World's End murders: Father's promise to dying wife he would pursue justice
For 37 years the families of Helen Scott and Christine Eadie have waited for justice for the teenagers who were murdered by Angus Sinclair.
The 69-year-old has now been jailed for life for raping and killing them and will die in prison.
But justice for the girls has taken a long time, with many disappointments and false hopes along the way.
The worst blow during that time came in 2007 when Sinclair's first trial collapsed.
But the families never stopped fighting to see the man responsible convicted.
Helen Scott's mother, Margaret, died in 1989 without even knowing who had killed her daughter 12 years earlier.
World's End guilty verdict
- Angus Sinclair voluntarily gave a DNA sample to police in the mid-1990s - that led to convictions for the murders of three women two decades earlier.
- The Sinclair trial was the first to be held in Scotland following the ending of the centuries-old double jeopardy rule.
- Police believe Angus Sinclair could be Scotland's worst ever serial killer
- Follow all of the reaction to the guilty verdicts.
- Find out more background to the case in a BBC Scotland investigations special. The World's End Murderer programme will be shown on BBC Two Scotland at 22:30 and on the BBC iPlayer.
In a BBC interview recorded as she tended Helen's grave, she told of the effect the murder had on her family.
"Every day, or during the night especially, I sometimes sit quite a long time during the night thinking about it; when it's going to be solved.
"It's been a living sorrow to my whole family really."
Within a few weeks Mrs Scott had died. But she knew her husband Morain would do his best to pursue the truth.
Mr Scott, who is now 84, said: "I made that promise to her the day she died. We were talking about Helen up in the hospice the day she died.
"I made that promise. I didn't know how I was going to do it, but I would try to get this conviction. "
He said he believed that Sinclair's conviction means he has fulfilled that promise, even though it was a weight on his shoulders over the years.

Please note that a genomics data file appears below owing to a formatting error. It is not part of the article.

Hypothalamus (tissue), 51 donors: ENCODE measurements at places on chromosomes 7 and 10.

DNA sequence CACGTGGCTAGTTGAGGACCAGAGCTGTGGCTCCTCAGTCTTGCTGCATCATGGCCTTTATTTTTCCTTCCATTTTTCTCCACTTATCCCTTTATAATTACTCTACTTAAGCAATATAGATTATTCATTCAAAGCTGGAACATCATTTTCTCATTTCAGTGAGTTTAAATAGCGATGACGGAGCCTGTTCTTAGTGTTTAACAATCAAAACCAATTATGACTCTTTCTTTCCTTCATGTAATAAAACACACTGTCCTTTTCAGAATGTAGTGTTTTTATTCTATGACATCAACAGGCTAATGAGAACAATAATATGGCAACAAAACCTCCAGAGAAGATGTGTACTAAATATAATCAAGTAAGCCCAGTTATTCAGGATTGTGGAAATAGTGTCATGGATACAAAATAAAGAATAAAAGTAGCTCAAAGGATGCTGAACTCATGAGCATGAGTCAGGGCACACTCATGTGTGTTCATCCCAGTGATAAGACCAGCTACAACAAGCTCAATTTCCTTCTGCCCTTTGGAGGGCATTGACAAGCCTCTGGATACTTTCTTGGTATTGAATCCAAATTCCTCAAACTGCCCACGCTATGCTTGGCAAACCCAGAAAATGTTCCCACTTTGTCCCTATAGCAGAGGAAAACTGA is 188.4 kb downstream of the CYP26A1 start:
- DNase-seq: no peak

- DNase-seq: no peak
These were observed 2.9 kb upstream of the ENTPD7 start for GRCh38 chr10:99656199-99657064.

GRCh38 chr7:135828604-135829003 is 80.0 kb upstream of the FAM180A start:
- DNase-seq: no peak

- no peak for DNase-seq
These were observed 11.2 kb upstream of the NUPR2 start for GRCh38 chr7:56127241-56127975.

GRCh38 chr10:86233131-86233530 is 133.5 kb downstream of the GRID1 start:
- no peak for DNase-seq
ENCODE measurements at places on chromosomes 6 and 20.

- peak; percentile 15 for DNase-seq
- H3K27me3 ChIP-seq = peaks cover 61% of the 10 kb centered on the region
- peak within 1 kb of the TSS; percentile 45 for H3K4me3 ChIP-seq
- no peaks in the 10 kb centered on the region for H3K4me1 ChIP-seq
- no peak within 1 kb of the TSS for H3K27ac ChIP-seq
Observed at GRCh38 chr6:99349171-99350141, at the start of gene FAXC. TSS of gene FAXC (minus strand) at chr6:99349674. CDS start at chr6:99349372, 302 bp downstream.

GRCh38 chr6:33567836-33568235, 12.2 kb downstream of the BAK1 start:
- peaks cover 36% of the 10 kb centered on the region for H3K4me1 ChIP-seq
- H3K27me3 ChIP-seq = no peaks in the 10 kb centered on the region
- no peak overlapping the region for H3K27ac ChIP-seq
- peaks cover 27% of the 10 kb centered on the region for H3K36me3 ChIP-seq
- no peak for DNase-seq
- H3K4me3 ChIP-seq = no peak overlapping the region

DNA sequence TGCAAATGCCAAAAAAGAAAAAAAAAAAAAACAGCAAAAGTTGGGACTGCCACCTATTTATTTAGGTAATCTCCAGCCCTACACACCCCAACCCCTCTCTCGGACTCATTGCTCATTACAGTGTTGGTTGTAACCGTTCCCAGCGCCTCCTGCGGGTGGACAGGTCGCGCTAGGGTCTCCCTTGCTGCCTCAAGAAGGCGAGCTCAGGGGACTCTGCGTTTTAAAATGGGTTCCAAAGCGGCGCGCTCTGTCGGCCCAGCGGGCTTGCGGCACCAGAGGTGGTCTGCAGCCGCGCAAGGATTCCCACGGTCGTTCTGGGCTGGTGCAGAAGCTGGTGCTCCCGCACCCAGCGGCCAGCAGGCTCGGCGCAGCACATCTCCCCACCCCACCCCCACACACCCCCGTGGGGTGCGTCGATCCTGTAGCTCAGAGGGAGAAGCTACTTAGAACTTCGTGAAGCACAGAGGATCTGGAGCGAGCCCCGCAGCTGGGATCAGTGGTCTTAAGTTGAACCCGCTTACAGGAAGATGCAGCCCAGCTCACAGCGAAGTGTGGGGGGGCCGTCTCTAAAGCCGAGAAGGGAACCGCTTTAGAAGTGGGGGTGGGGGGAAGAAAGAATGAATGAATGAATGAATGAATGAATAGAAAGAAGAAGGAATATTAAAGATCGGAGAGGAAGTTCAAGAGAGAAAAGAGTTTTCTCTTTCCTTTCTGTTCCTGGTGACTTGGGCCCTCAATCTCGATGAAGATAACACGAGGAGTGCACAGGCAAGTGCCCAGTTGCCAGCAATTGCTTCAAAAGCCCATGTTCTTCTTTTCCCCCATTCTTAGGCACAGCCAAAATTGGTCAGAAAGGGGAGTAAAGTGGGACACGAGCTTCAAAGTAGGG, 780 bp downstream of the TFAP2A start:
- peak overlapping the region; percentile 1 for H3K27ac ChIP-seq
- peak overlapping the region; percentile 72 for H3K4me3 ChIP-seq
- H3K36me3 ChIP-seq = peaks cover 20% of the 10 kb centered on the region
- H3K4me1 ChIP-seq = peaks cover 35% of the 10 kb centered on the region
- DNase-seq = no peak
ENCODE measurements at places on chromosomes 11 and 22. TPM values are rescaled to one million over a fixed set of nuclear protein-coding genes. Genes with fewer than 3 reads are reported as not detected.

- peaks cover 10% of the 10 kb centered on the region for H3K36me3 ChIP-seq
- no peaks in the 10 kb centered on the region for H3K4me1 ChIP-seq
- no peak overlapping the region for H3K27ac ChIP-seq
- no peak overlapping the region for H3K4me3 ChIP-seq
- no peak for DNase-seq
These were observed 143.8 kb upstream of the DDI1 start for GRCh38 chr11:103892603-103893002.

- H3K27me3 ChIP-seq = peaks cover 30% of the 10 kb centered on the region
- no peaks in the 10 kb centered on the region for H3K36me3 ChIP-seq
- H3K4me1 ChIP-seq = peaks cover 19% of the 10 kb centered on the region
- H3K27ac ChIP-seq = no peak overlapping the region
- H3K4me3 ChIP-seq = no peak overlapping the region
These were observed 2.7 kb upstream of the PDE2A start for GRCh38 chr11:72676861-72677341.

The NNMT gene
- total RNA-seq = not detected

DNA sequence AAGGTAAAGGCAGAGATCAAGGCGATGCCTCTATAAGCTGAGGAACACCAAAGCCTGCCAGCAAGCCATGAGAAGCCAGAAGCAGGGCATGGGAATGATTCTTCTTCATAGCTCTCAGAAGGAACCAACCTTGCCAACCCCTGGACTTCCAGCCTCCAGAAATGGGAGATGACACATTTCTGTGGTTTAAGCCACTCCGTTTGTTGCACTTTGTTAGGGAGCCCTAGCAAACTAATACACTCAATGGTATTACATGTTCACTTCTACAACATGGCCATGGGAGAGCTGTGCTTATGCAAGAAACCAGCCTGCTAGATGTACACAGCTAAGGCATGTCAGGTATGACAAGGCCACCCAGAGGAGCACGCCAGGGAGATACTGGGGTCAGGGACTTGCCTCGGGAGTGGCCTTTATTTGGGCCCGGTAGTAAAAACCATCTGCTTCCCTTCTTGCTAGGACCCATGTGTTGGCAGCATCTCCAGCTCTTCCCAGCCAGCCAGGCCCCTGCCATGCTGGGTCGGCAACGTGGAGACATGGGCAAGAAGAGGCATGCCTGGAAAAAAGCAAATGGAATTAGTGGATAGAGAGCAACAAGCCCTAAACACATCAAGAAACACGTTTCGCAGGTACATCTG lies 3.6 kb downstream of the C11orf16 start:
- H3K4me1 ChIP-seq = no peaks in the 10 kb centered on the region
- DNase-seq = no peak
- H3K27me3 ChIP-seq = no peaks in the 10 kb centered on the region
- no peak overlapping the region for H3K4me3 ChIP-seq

"I never wanted to put this burden on anyone else. I wanted to keep it for myself.
"I wanted my family to be able to live their own lives, and not be laboured and tied down with my feelings and thoughts."
While Helen's family was pursuing the truth and justice, so were the police.
Three generations of officers have investigated the brutal murders.
Among them former deputy chief constable Tom Wood whose cold case review in 2004 led to Angus Sinclair finally being charged.
He says such a crime deserved to be answered; solving it would ensure justice was done.
"We sometimes lose sight of the fact that we are dealing here with the brutal deaths of two young girls whose life was snuffed out before they had the chance to show any potential.
"Who knows what they may have become. Who knows what their children, their grandchildren may have become.
"And it's when you look at that damage and the huge hurt done to their families over all these years you begin to see what the real point about this is, and why it was so important to try and try and try again, and when we failed, to keep trying."
There have been moments of false hope and disappointment for the girls' families over the years since their murders.
In 2007 Sinclair's trial collapsed because the prosecutor failed to put crucial forensic evidence before the jury.
This led to a change in the law to allow a second prosecution, ending the centuries-old principle of double jeopardy which prevented an accused being brought back to court for the same crime.
But that could only happen if new evidence could be found.
Christine Eadie's family have never spoken publicly about the murders, but Morain Scott said the attempt to hold a second trial was another strain.
He said: "In my mind, and what I believed it had to be stronger, even than the evidence you had in the initial trial.
"And it had to be brand new. You just had to believe that it could happen."
In a four-day hearing at the High Court in Edinburgh, a panel of three judges ruled the evidence being offered by the prosecution was new, and the second trial went ahead.
Morain Scott said the ending of double jeopardy is Helen's legacy.
"It leaves hope for all other families within Scotland that if there's a case falls the same way, there's always a chance for them.
"And they can come back and get the justice they're looking for, the same as for me and the family, and Christine's family have been looking for."
Speaking outside the court after the verdict and sentencing, Kevin Scott, Helen's brother, reiterated that point.
He said: "Decades after their deaths, Helen and Christine's legacy is to have changed Scotland's justice system for the better.
"The introduction of the double jeopardy amendment will prevent other families suffering the way we have."
BBC Scotland Investigates: The World's End Murderer will be shown on BBC Two Scotland at 22:30